In Paul's message to the erring Galatians who "are so quickly deserting him who called you in the grace of Christ and turning to a different gospel" (Gal. 1:6), he chides them for their folly, but he also teaches them some important lessons about the church, saying to them, "my little children, for whom I am again in the anguish of childbirth until Christ is formed in you" (Gal. 4:19). He employs the plural pronounyou all. He intimates that there is a time in the life of a gathered group before it may be appropriately called the body of Christ. Just as the Holy Spirit takes up residence in the life of an individual at a point in time at which it may be said that he has been born again, so the Spirit forms a group of believers into that which may be called a local body of Christ at a point in time after they have been initially gathered together. It takes time for that group to develop its unity and maturity. And the process by which the Spirit does this cannot be rushed.
The largest section of Planting an Orthodox Presbyterian Church deals with the subject of building maturity into the corporate life of a group of people who have come together with their borrowed elders and their appointed organizing pastor. This is a process that may take two to three years to work through. It involves at least four areas of church life. First, it is vital to develop means to promote the spiritual growth of the people of the mission work. Establishing sound worship practices, a solid education and discipling foundation, and ministries to strengthen and maintain healthy families are parts of this work. Second, it is necessary to develop and ensure ongoing ministries of outreach and evangelism in order to faithfully carry out the Great Commission. These involve, on the one hand, outreach ministries which make the work of the church known to the people of the community in which the congregation ministers. They involve, on the other hand, direct gospel activities which bring the righteous requirements of God and his plan for the salvation of his elect before the people of that same community. Third, it is of significant importance to develop ministries of mercy and concern to demonstrate the compassion of Christ for the household of faith and for all God's image-bearers as well. Fourth, it is also important that sound administrative practices and procedures be put in place so that the ongoing life and ministry of the church may be protected and ensured.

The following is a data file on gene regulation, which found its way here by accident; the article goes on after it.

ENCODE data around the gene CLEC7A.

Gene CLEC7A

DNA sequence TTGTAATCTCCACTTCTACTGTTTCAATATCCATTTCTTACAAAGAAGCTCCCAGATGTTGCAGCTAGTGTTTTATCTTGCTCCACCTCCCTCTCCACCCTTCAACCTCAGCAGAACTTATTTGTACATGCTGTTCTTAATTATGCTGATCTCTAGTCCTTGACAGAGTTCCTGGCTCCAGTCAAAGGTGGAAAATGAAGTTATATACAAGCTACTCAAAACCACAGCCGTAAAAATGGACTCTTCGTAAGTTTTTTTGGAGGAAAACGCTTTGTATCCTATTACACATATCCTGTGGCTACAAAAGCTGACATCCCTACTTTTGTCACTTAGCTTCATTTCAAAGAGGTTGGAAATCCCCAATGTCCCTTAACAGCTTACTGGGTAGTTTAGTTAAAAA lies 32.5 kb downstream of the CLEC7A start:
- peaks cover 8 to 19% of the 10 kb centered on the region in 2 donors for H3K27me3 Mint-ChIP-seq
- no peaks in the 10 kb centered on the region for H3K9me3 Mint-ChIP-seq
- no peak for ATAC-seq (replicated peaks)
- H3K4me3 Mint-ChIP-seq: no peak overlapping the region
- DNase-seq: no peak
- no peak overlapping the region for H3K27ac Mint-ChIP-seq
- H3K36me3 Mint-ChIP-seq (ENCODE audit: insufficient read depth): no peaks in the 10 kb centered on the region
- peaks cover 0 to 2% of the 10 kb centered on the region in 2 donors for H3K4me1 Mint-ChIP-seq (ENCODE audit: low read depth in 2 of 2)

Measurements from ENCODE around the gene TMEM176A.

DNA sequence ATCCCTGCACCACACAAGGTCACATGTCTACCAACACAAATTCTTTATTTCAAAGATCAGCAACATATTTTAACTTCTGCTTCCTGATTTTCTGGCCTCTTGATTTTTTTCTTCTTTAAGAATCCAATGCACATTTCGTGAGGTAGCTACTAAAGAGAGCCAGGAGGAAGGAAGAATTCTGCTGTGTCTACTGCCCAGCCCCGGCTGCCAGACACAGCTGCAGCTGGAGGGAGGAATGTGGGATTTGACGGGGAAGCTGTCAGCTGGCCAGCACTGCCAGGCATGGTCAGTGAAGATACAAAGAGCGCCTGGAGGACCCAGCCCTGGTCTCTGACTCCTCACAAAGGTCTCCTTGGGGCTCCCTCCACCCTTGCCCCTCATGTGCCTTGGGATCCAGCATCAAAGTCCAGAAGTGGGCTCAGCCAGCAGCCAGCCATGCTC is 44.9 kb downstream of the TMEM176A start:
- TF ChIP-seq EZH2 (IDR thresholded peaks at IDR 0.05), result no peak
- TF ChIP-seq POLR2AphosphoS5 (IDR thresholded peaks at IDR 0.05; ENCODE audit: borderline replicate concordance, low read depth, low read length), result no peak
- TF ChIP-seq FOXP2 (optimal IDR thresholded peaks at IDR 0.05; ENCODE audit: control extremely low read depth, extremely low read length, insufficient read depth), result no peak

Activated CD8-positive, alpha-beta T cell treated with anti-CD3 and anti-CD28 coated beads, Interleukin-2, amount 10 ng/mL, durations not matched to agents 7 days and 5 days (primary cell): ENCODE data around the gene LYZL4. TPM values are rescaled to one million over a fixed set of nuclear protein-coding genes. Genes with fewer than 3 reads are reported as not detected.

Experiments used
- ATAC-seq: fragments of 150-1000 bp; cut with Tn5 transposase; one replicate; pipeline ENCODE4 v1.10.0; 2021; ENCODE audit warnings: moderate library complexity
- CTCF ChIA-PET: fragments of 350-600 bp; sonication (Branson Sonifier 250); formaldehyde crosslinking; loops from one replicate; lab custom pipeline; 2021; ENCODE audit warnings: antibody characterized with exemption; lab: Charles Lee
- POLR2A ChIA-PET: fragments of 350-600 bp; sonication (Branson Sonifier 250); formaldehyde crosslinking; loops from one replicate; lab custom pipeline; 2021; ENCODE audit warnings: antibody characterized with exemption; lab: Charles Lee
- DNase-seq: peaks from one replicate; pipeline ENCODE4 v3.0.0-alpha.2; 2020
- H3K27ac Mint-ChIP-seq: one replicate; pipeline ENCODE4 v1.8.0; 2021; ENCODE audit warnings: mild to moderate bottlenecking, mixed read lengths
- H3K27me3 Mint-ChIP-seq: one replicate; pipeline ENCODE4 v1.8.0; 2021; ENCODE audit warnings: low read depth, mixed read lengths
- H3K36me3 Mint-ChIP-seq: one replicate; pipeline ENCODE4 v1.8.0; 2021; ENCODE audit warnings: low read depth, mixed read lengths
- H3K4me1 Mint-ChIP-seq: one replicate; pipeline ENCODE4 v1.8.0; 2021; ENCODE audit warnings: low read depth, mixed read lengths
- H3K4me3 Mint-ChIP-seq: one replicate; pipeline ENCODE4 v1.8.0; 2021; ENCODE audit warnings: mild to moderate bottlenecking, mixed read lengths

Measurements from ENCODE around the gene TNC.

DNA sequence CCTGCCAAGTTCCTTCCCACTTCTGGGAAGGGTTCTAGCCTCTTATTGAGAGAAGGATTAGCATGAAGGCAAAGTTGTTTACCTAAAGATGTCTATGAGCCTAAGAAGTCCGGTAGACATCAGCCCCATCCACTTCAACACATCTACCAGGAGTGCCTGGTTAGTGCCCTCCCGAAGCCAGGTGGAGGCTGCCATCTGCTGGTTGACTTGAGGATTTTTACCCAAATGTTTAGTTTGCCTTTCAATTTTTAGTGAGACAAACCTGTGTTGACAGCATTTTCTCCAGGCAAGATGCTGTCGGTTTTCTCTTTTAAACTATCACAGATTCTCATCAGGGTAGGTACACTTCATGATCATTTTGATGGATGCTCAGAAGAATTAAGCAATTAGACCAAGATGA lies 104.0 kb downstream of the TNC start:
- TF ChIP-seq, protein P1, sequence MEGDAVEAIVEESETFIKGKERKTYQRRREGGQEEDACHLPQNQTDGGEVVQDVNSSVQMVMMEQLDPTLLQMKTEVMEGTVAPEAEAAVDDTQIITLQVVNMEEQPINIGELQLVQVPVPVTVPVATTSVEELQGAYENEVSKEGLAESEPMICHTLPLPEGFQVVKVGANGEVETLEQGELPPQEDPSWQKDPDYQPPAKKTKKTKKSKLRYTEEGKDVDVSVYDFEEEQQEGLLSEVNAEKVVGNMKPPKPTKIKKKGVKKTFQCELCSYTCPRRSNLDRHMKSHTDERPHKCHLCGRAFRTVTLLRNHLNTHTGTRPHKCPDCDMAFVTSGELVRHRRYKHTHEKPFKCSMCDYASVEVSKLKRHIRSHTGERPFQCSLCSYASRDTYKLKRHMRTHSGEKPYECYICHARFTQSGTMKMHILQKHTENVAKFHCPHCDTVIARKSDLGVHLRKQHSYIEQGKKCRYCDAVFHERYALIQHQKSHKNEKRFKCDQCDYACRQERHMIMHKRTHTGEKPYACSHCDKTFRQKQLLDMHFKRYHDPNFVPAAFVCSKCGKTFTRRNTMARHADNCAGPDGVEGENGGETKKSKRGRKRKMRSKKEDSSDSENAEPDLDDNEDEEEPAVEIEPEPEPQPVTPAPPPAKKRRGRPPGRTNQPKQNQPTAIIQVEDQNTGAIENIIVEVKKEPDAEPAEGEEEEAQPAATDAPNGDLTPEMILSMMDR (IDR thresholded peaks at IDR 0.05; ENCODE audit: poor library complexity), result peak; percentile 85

In Ephesians 4 Paul sets the standard for what makes a mature body of Christ. In verses 1-6 he speaks of the unity of the Spirit, urges that it be maintained, and spells out how much oneness believers have in commonone body, one Spirit, one hope, one Lord, one faith, one baptism, one God and Father of all. Then in verses 11-16 he describes what Christ has done to take the things believers have in common and build them into a mature body of Christ in a local place. The aim and goal of church planting is not to celebrate the gathering of a bunch of individuals with shared common interests. The aim and goal of church planting is to celebrate the acknowledgement that a mature body of Christ has been established which is able to care for itself and minister through Christ to the world around it.
The work that has been done over a number of months or years is expected, as its end result, to produce a mature body of Christ. But that work must be carefully evaluated by the scrutiny of wise and objective presbyters who have not been involved in the preparation process. That is why the OPC Form of Government says that "a group of believers may be organized as a separate congregation of the Orthodox Presbyterian Church only under the supervision of presbytery" (FG 29.A.2).
Determining the maturity of the group and the presence of the body of Christ in them is not an easy job. It is not as simple as counting noses and dollars and saying "yes" when there are enough of them. Those involved in the church planting process in the OPC have learned that asking lots of questions and getting consistent, anticipated answers is the best way to determine a group's readiness to stand on their own with their own pastor and elected officers, ready to take their place among the working, serving, and giving churches that helped them get started.